Statistics show that there are approximately 6 million auto accidents in the US each year, leading to tens of thousands of annual deaths and injuries. The fallout from these accidents can be devastating, as lives are lost and families are broken, and even the most minor of accidents can lead to severe physical and mental trauma for those involved, as well as legal and financial troubles too.
There are many potential causes for these accidents. They can be caused by people driving under the influence, for example, or failing to follow the rules of the road. They may also be triggered by road users giving in to road rage or letting themselves get distracted and failing to notice hazards around them.
Another major cause of traffic accidents is the weather. Storms, snow, and even simple rain can massively increase your risks of being in an accident. According to Autojusticeattorney.com, rain is the deadliest weather hazard for drivers of them all, leading to more serious accidents on an annual basis than any other type of weather.
When it rains, visibility can be decreased, roads can become slippery, hazards can be harder to spot, brake times can be extended, and accidents are overall far more likely to happen. For these reasons, it’s important for every driver to know how to react when the rain starts to fall and what steps to take in order to keep themselves and their passengers safe.
Wait if Possible
Statistics show that rain is directly responsible for over 2,000 deaths and more than 200,000 auto accident injuries on American roads each and every year. Put simply, driving in wet conditions is dangerous, so the first and most obvious tip we can provide is that if at all possible, you should avoid driving during heavy rains and wait it out if you can.
Often, rain showers can pass quite quickly, so if you don’t need to be somewhere quite urgently, you may be able to simply delay your journey by a little while and then head out when it’s dry and safer.
One of the most important things to know about driving in rain is that it will take much longer for your vehicle to slow down and come to a stop on a wet road than it would on a dry one. This is because of basic physics, as the friction on wet roads is reduced, making it harder for the car to effectively halt.
You need to take this into account when driving in the rain. If you’re approaching a red light or a stop sign, you’ll need to slow down earlier than you usually would, applying gentle pressure on the brake to avoid any sudden skids or slips.
Keep Your Distance
Following on from the previous point, it’s important to keep more distance between your own vehicle and the vehicle ahead of you when driving in wet and rainy conditions too. This is because of the extended brake times.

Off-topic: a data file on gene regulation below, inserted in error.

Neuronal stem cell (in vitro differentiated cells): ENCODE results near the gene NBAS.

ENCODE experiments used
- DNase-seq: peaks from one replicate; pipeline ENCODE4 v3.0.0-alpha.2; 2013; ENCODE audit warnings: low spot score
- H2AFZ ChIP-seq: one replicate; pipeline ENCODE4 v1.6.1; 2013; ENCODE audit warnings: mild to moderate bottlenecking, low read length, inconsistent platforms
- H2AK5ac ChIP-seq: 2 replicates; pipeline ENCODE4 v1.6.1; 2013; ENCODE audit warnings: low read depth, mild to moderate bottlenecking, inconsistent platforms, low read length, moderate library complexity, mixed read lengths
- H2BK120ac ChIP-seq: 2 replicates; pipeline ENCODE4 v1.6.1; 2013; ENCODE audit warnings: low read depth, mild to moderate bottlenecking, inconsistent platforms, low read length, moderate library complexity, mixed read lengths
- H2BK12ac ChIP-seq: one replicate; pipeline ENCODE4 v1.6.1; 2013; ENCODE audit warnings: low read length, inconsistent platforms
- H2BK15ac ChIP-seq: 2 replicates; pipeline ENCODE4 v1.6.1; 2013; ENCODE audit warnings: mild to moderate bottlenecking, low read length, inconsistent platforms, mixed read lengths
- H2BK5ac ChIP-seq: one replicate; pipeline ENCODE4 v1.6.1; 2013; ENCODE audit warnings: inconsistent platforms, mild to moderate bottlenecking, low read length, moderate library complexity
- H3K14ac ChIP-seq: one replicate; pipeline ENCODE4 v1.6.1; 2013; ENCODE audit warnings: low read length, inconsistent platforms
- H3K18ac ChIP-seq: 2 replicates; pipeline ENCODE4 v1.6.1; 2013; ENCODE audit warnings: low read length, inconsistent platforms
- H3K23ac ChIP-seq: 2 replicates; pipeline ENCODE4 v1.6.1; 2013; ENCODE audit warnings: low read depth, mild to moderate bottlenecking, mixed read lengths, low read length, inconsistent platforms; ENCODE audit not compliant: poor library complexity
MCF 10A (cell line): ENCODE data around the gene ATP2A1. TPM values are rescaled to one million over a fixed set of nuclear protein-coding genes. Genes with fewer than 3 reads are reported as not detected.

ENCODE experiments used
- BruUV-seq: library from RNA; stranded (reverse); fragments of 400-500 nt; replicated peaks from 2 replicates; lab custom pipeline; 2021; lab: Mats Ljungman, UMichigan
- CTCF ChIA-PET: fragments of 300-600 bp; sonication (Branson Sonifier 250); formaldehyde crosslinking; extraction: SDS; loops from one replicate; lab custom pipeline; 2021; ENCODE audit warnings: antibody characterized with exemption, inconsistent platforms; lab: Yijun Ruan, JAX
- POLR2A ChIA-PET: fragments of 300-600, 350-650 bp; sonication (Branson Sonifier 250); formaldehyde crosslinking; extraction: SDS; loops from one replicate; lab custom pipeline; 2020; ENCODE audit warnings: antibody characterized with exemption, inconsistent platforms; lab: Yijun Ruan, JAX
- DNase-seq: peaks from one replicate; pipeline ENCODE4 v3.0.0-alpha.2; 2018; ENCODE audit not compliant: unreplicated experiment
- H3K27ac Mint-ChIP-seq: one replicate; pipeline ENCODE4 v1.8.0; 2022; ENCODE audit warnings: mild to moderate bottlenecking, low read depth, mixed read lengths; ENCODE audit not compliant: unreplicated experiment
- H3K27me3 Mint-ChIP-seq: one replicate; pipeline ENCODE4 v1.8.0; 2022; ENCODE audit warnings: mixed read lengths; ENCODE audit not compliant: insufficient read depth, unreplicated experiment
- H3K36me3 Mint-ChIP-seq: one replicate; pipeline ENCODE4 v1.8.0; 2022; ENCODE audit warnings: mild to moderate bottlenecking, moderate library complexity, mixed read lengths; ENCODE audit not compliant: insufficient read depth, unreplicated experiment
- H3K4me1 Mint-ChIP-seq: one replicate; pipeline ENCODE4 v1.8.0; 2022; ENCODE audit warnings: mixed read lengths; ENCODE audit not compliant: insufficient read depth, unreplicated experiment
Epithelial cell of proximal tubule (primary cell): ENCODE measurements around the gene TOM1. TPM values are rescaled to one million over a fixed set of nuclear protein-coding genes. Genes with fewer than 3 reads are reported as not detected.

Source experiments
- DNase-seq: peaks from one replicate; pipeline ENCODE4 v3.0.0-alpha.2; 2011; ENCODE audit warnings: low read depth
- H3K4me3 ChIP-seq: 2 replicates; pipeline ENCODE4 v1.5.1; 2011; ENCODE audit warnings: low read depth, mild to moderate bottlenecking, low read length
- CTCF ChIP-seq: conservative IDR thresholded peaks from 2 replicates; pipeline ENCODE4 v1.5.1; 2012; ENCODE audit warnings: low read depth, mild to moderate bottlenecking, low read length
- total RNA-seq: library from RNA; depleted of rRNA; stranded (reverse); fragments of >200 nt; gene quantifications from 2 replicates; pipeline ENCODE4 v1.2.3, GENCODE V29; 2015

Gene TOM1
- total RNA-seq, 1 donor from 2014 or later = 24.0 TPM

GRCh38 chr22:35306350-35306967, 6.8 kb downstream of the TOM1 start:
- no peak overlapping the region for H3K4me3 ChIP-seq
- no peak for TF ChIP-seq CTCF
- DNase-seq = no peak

If a vehicle in front of you suddenly stops, you’ll need to react quickly and apply the brakes on your own car to stop behind them. Because brake times are longer in wet conditions, you need that extra distance to let you brake safely, rather than driving right into the back of another car.
In general, it’s wise to try and keep your speeds a little lower than usual when driving in the rain. Experts recommend driving at least 5-10 mph slower than usual when it’s raining, and you may want to reduce your speeds even more, depending on the severity of the conditions.
Why is this? Well, as explained throughout the guide, rain reduces visibility and increases brake times. Driving more slowly lets you get a better view of the scenes around you, spotting upcoming hazards and having more time to react to them. If you’re going too fast and suddenly need to stop, the longer brake times and slippy roads could cause an accident.
This is a useful tip to bear in mind even when the sun is shining and the roads are dry, as distractions can make it much more likely for you to end up in an accident, leading to thousands of deaths and many injuries per year on American roads.
Things like phones, food, drinks, in-car entertainment systems, pets, and other passengers can all count as distractions, taking your attention and focus away from the road itself and potentially causing a lot of trouble. When driving in the rain, never attempt to use your phone and keep your eyes on the road at all times.
Use Your Wipers and Headlights
One of the biggest issues the rain causes is reduced visibility. Whether it’s a simple shower or a heavy downpour, rain can make it a lot harder to see clearly out of your windscreen. It may even become quite difficult to see more than a few feet in front of your vehicle in very heavy rain, which makes the situation exceptionally dangerous for drivers.
This is where your wipers and headlights can prove to be genuine life-savers. Wipers help to keep the windshield clear of water and provide some much-needed visibility, while lights help to brighten up the road ahead of you, as well as making your car more visible to other road users too.
Pull Over if Necessary
Another useful tip to bear in mind when driving in the rain is that, if it gets too bad, you can always find a spot to safely pull over and wait it out. If you find yourself driving and a storm suddenly starts, don’t feel like you need to keep going at all costs.
You can find a safe place to stop your car and wait a little while for the rain to pass. This is often the best course of action, especially during very heavy rainfall where visibility is extremely low.
The rain brings new risks and threats to drivers, but by following these tips and keeping your focus on the road ahead, you’ll be able to stay safe and navigate wet roads as safely as possible.